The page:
Scatchell v. Villlage of Melrose Park et al
MEMORANDUM Opinion and Order written by the Honorable Gary Feinerman on 6/4/2021.Mailed notice.(jlj, )
UNITED STATES DISTRICT COURT
FOR THE NORTHERN DISTRICT OF ILLINOIS
JOHN A. SCATCHELL,
VILLAGE OF MELROSE PARK, MELROSE PARK
BOARD OF FIRE AND POLICE COMMISSIONERS,
RONALD SERPICO, SAM C. PITASSI, MICHAEL
CASTELLAN, and PETER CAIRA,
20 C 1045
Judge Gary Feinerman
MEMORANDUM OPINION AND ORDER
John A. Scatchell filed this suit in the Circuit Court of Cook County, Illinois, against the
Village of Melrose Park (“Village”), the Melrose Park Board of Fire and Police Commissioners
(“Board”), Ronald Serpico, Sam C. Pitassi, Michael Castellan, and Peter Caira, alleging
violations of federal and state law arising from his termination as a Melrose Park police officer.
Doc. 1-1. Defendants removed the suit, Doc. 1, and now move to dismiss under the claimsplitting doctrine or, in the alternative, to stay the suit under Colorado River Water Conservation
District v. United States, 424 U.S. 800 (1976), pending resolution of a state court suit
challenging the same termination. Doc. 46. The motion to stay is granted, and the motion to
dismiss is denied without prejudice.
Scatchell was terminated on December 6, 2018, following a hearing before the Board.
Doc. 1-1 at p. 3, ¶ 7. He brought several state court suits relating to his termination. The most
pertinent, filed on December 31, 2018, is Scatchell v. Board of Fire & Police Commissioners for
the Village of Melrose Park, No. 18 CH 16150 (Ill. Cir. Ct. Cook Cnty., Ill.), which seeks
administrative review under Illinois law of the Board’s decision to dismiss him and adds several
state and federal claims arising from the dismissal. Doc. 48 at pp. 47-65.
Some three weeks after filing the administrative review action, Scatchell sought to be
joined as a plaintiff in a federal suit brought by his father, who also had been fired from his
position as a Melrose Park police officer. Scatchell v. Vill. of Melrose Park, No. 18 C 3989
(N.D. Ill.) (Norgle, J.), ECF Nos. 18, 21. Judge Norgle denied the motion for joinder on August
29, 2019. Id., ECF No. 35.
Five months later, on January 24, 2020, Scatchell brought the present suit in state court.
Doc. 1-1. The complaint asserts federal and state law claims—including under 42 U.S.C. § 1983
and Title VII of the Civil Rights Act of 1964, 42 U.S.C. § 2000e et seq.—concerning his
termination. Doc. 1-1 at pp. 37-46, ¶¶ 138-198. Four of the six defendants in this suit—the
Board, the Village, Pitassi, and Castellan—are also named as defendants in the administrative
review action. Id. at pp. 3-4, ¶¶ 8-10, 12-13; Doc. 48 at pp. 48-49, ¶¶ 2-5. On February 12,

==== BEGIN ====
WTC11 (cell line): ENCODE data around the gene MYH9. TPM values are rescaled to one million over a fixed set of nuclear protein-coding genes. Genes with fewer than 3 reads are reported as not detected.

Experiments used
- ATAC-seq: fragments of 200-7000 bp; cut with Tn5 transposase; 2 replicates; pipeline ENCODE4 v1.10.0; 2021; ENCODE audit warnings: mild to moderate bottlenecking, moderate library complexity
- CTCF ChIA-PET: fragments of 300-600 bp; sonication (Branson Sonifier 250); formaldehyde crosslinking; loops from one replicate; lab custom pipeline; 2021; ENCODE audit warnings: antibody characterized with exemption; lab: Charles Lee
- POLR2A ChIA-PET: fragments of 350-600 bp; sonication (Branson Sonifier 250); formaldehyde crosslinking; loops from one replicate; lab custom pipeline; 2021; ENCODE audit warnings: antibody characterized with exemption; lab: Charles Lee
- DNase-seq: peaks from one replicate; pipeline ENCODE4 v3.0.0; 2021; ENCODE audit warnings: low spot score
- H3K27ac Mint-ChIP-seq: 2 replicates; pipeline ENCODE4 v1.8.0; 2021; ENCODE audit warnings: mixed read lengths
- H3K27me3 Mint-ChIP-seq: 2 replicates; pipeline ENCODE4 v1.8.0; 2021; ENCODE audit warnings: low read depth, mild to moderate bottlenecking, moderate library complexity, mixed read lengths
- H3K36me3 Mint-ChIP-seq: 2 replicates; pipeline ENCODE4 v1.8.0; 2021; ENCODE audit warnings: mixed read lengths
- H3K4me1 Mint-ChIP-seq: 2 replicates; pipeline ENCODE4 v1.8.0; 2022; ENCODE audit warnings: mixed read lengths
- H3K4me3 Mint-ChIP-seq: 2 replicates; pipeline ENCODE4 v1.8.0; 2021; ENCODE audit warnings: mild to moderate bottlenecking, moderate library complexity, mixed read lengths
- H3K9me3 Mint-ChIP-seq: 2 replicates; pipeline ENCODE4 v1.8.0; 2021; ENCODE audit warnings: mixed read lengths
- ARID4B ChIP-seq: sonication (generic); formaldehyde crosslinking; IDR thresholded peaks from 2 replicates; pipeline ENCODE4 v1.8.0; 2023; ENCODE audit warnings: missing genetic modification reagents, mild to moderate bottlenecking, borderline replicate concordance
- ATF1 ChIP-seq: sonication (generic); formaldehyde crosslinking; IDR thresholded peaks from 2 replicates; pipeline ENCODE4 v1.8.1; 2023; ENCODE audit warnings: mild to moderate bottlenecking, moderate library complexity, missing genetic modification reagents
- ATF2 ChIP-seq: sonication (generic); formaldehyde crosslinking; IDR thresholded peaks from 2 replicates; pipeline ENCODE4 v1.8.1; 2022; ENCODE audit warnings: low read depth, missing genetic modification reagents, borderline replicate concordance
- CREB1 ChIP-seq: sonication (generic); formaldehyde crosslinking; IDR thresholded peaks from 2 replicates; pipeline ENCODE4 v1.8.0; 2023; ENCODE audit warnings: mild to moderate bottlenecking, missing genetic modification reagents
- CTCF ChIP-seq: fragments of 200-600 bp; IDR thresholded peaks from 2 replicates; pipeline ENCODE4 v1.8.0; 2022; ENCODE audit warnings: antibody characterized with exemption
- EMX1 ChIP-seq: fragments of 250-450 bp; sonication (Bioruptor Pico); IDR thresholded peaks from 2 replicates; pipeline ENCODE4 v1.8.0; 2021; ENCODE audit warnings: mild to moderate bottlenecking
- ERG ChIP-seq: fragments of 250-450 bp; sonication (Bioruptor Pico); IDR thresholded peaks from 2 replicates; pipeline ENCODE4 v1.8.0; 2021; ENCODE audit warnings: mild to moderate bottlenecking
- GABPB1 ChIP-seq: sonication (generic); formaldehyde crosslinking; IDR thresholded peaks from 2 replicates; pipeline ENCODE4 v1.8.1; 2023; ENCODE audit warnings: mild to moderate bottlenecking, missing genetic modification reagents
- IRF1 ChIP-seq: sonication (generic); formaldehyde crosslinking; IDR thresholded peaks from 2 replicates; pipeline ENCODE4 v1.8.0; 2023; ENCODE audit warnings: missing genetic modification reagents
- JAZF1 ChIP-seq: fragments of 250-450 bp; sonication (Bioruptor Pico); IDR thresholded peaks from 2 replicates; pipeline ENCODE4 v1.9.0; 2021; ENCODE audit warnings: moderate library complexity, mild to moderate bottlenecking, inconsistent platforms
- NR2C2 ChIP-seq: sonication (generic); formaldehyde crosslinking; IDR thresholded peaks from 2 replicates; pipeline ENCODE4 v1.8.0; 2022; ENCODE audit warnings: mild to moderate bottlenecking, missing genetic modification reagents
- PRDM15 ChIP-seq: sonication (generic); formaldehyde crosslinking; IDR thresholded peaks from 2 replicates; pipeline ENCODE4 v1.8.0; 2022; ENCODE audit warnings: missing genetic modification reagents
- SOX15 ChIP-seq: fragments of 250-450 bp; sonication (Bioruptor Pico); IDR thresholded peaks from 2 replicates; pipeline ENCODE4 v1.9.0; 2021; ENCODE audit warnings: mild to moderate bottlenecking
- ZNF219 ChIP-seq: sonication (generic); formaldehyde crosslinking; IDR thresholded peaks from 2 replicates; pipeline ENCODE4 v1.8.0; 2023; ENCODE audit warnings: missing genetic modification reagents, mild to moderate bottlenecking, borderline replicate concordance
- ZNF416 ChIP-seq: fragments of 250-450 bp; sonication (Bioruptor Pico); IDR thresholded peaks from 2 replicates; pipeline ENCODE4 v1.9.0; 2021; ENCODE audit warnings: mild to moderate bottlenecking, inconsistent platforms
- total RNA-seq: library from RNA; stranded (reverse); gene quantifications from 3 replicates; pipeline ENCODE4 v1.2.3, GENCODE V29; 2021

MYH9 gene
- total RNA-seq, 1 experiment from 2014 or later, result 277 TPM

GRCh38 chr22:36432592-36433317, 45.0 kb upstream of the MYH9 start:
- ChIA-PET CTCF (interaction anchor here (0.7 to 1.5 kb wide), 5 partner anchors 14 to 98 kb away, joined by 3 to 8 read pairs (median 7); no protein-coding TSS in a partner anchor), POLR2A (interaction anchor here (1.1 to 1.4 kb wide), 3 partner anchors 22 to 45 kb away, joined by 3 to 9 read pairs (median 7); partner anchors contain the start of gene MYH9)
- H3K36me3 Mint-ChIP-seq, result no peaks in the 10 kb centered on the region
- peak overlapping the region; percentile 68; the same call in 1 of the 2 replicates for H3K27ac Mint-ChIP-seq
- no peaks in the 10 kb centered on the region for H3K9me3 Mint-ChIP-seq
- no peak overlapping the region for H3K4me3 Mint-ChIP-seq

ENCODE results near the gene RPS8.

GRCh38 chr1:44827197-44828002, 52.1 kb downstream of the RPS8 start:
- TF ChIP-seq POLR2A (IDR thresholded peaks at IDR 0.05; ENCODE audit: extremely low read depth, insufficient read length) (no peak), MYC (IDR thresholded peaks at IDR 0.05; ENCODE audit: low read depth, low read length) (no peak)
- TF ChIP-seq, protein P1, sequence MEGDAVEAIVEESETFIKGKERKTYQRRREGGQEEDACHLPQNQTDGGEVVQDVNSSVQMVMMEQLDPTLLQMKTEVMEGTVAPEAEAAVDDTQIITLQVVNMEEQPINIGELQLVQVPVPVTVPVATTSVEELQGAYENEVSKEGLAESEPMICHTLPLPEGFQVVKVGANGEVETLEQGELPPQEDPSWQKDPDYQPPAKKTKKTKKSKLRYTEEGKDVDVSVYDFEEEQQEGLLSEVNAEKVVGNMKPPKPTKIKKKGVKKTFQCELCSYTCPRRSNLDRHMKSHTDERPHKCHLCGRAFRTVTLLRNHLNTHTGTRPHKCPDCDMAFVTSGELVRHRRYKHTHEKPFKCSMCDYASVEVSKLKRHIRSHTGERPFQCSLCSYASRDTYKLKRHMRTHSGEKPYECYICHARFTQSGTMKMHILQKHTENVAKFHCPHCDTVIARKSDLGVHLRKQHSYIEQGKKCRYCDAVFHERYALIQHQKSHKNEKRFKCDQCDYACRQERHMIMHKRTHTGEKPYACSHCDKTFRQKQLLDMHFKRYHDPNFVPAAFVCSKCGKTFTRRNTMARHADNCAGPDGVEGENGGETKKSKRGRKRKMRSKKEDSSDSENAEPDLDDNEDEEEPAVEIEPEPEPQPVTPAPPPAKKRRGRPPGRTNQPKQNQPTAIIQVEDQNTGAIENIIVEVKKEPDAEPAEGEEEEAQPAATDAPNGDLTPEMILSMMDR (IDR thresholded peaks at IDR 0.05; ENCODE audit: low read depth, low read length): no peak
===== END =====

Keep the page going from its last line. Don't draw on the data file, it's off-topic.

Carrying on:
2020, Scatchell moved to consolidate this suit—which at the time was still in state court—with
the administrative review action, arguing that the two cases “arise out of the same factual
background and have a common transaction[al] basis,” and that “[t]he parties in each action are
all involved and may be properly joined in one suit.” Doc. 48 at pp. 43-44, ¶¶ 9-12. The same
day, Defendants removed this suit to federal court, Doc. 1, and the state court later denied
Scatchell’s motion to consolidate without prejudice to renewal “if [the] state counts remain in
state court,” Doc. 21-5.
About a month after the removal of this suit to federal court, Scatchell moved to amend
his complaint in the administrative review action to add (1) the defendants (Serpico and Caira)
named in this suit but not in the administrative review action and (2) the federal and state claims
asserted in this suit. Doc. 21 at ¶ 11; Doc. 48 at p. 20, ¶ 4. On December 15, 2020, the state
court issued two orders in the administrative review action. The first affirmed the Board’s
decision to terminate Scatchell, dismissing his administrative review claim and rejecting the
other claims asserted in that suit. Doc. 48 at pp. 21-26. The second order denied Scatchell’s
motion for leave to amend, holding that the proposed amendment was “not timely, as it was
brought after briefing was complete on the administrative review and related counts of the
existing [c]omplaint.” Id. at p. 20. The court added:
[Scatchell] knew of his civil rights claims and the other proposed new claims
at the time he filed his Complaint in this case [in December 2018]. He did not
attempt to file the new claims in this case until the existing issues were briefed
and awaiting argument. To open up the case to new parties, claims, and
arguments at this late stage would prejudice the existing defendants.
Ibid. Scatchell appealed both orders to the Appellate Court of Illinois, and the appeals remain
pending. Id. at p. 15.
The Colorado River doctrine provides that “a federal court may stay or dismiss a suit in
federal court when a concurrent state court case is underway, but only under exceptional
circumstances and if it would promote ‘wise judicial administration.’” Freed v. JPMorgan
Chase Bank, N.A., 756 F.3d 1013, 1018 (7th Cir. 2014) (quoting Colo. River, 424 U.S. at